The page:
The figure compares an estimate from roll decay tests (extrapolated to a low roll amplitude) with the FATIMA prediction. The results show that the effect of forward speed on the roll damping accounts for a substantial part of the total damping. This effect is particularly important for conventional hulls with a high centre of gravity, such as cruise and containerships in full load.

added resistance and the wave amplitude often does not materialise in practice; for several ship types the values in lower waves (which are extremely hard to measure) show a relative increase compared to the values in higher waves.

The figure below shows that there was good agreement obtained for a rather hypothetical case - a Wigley hull form1

in head waves. The

effects of wave amplitude in the measured results (25% at the peak) illustrate the relative decrease in higher waves.

Roll damping At modest roll amplitudes, the roll damping of ships in transit is domi- nated by wave-making and ‘lift’ effects.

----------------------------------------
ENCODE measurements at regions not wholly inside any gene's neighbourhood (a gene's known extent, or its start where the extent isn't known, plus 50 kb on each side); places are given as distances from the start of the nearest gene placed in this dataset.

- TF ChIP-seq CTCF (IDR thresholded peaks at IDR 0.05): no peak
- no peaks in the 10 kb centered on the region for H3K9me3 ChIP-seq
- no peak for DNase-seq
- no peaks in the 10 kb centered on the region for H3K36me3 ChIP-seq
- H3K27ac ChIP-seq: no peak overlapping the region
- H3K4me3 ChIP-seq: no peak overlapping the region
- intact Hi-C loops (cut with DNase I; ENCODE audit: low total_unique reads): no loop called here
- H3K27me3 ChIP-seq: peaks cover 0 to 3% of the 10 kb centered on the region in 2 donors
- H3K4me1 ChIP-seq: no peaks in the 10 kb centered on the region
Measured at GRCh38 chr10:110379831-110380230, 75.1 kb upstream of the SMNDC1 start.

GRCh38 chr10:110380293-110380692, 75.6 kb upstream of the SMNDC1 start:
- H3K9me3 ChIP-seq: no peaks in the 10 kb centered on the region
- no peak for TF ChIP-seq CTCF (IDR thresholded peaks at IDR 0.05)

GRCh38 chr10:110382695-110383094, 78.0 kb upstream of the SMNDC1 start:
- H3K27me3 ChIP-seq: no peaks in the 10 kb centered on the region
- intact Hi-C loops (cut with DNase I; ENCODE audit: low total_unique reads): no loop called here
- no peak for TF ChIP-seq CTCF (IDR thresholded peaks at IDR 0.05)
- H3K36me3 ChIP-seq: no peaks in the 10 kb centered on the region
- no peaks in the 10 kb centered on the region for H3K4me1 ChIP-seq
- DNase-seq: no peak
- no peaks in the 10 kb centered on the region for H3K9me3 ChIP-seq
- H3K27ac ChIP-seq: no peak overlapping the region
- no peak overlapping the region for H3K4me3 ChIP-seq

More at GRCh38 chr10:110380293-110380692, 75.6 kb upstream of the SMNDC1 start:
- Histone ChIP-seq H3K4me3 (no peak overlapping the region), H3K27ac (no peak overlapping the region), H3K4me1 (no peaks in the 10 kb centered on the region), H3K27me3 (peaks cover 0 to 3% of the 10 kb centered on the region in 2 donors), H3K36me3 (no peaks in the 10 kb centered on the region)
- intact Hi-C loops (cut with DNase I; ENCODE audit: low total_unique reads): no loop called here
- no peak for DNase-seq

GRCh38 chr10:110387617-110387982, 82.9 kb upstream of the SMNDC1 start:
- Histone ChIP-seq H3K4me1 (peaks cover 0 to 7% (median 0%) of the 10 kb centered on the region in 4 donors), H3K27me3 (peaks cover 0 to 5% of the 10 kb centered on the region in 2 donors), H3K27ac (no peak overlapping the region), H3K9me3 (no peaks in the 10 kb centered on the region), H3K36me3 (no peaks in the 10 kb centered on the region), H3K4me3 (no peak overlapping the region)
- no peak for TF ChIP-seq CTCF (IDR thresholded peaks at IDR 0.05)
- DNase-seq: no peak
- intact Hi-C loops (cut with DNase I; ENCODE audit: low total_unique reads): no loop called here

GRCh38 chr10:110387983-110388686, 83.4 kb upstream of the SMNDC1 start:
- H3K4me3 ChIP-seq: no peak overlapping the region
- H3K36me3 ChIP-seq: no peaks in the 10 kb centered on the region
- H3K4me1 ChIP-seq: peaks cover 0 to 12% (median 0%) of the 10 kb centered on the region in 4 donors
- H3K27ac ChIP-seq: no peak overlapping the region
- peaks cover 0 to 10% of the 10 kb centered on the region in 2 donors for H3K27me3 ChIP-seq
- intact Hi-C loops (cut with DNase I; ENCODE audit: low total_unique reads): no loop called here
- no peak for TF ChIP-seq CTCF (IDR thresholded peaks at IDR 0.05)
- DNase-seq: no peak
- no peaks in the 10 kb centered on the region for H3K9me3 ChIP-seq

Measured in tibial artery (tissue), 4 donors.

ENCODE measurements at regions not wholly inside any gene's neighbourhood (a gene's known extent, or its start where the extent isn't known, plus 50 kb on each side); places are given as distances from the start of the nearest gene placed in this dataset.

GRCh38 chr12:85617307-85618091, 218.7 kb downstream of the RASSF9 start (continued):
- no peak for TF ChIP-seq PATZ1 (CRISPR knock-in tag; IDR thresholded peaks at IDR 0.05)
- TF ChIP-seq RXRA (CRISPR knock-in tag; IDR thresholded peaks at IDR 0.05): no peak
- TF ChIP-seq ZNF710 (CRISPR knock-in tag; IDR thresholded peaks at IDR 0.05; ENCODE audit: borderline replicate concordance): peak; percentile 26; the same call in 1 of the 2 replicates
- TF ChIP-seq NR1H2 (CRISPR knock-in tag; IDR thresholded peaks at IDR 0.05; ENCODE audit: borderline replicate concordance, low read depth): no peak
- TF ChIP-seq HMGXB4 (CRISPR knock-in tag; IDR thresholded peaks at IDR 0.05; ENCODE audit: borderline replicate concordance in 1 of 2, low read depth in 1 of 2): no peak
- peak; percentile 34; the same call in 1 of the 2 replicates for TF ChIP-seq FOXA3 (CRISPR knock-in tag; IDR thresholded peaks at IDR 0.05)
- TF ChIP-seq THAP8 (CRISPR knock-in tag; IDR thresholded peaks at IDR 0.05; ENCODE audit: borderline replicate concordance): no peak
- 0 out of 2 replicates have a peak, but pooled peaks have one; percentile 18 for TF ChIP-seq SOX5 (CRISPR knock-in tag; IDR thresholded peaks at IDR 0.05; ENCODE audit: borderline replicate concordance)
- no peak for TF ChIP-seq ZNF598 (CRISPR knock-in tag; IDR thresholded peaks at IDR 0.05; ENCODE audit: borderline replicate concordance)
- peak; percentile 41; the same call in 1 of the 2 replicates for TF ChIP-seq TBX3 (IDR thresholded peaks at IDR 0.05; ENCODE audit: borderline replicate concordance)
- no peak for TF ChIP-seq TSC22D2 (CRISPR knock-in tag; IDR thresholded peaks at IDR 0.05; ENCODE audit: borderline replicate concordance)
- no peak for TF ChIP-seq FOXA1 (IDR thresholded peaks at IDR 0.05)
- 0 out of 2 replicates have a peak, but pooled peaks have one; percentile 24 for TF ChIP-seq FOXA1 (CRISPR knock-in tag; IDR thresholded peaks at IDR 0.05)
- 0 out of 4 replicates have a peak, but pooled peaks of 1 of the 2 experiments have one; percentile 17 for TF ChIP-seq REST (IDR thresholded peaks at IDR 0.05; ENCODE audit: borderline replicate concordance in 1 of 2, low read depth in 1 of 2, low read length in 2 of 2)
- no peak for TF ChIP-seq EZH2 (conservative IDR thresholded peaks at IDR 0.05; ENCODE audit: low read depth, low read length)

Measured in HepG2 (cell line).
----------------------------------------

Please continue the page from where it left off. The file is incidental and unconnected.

1 Journee, J.M.J., Experiments and calculations on 4 Wigley hull forms in head waves, Report 0909, May 1992, Delft University of Technology

report 19

Running the code for many normal hull forms has shown that it yields good results in low waves at low and moderate speeds over a broad range of ship types. At higher speeds, such as those for naval hull forms, ferries and cruise ships the linear solution seems to overestimate the relative wave elevation and consequently, the added resistance.

The fact that FATIMA offers a more complete description of the wave systems surrounding a ship in waves offers an improved prediction of details like the relative wave elevation, the related added resistance and the effect of forward speed on roll damping. Several problems with potential flow predictions that were in the past attributed to ‘non-linear’ or ‘viscous’ effects seem to be covered quite well by means of this method. Because of these advantages, the code is certain to play an even broader role in MARIN’s services in the future.

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